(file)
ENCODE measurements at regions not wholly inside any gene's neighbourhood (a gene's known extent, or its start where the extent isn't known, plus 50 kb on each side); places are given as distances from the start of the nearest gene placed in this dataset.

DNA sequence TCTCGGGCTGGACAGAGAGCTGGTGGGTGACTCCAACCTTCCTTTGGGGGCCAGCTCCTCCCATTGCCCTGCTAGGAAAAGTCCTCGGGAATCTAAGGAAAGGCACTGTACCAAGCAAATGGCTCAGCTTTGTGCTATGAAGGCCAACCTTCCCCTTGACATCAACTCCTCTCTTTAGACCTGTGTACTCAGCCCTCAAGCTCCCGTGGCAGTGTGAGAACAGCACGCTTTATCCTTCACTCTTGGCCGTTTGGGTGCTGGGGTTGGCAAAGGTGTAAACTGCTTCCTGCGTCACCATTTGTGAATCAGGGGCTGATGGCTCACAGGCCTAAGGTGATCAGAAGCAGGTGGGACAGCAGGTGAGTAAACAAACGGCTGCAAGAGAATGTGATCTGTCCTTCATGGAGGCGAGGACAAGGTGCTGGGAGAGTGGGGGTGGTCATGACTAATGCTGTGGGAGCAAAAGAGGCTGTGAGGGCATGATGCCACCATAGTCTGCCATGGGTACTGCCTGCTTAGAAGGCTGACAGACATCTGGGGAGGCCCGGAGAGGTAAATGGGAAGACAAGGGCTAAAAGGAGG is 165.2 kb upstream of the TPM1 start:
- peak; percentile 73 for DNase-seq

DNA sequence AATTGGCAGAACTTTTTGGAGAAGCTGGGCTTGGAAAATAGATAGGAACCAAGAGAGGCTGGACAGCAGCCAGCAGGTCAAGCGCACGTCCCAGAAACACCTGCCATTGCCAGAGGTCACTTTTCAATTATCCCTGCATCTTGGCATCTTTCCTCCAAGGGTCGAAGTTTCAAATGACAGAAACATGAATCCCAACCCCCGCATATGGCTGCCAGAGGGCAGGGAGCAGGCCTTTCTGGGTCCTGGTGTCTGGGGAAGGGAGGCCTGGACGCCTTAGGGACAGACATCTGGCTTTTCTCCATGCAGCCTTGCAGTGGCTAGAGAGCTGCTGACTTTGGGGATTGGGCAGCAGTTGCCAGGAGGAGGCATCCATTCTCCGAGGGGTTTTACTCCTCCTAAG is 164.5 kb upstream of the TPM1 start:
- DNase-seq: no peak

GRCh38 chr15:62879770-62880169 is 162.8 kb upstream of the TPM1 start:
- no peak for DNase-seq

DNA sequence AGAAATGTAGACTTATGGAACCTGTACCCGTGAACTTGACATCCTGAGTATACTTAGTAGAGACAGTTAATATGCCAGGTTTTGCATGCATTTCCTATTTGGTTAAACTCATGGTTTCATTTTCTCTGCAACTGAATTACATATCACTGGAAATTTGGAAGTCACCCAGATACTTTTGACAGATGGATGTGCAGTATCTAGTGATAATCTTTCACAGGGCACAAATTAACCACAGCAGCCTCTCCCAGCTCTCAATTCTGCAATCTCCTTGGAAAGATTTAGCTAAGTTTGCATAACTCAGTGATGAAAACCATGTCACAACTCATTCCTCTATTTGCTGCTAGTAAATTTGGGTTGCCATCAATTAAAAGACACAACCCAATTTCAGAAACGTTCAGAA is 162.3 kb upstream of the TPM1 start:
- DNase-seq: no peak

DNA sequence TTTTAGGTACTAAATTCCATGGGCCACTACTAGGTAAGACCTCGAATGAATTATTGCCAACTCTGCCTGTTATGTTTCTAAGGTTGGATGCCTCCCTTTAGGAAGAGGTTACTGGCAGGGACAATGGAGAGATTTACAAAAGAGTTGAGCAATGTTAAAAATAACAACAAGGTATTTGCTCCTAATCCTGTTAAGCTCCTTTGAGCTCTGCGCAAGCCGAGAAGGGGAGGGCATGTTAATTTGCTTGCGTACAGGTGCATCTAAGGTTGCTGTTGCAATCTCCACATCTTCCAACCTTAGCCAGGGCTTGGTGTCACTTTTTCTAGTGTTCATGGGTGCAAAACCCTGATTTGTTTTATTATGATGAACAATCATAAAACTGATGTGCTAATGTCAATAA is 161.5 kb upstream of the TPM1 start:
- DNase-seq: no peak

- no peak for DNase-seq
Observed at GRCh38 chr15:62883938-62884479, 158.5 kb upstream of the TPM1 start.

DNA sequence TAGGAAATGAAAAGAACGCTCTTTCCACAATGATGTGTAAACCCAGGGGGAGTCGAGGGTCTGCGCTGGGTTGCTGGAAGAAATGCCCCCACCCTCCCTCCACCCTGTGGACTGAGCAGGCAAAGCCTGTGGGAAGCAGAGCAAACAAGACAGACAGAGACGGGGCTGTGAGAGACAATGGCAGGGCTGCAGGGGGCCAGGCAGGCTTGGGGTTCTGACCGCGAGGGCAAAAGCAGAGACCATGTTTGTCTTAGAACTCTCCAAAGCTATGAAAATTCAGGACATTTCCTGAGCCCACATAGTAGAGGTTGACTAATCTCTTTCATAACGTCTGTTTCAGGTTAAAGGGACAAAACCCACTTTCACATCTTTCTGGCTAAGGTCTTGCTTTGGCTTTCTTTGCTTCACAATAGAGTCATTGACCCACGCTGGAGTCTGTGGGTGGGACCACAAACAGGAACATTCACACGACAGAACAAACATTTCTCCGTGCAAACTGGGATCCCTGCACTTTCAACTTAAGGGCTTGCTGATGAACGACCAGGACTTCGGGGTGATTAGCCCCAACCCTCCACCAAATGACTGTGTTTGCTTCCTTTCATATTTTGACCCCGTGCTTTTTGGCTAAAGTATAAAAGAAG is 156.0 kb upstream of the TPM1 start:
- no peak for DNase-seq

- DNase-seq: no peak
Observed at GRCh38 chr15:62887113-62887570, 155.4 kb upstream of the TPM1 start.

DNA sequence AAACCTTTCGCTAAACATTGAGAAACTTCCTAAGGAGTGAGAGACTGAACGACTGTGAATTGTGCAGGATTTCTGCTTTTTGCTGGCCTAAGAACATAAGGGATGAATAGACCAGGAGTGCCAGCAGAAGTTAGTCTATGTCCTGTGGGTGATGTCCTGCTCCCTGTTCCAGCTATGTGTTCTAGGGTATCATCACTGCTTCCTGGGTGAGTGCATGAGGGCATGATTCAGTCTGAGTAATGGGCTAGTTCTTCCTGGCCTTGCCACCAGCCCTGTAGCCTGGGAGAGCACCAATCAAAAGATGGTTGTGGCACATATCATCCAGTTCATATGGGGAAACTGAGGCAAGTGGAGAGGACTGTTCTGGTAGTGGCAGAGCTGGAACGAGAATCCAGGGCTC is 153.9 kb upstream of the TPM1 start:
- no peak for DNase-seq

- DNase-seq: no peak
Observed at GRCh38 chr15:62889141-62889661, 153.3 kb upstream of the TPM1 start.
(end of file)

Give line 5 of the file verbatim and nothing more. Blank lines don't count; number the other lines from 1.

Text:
- DNase-seq: no peak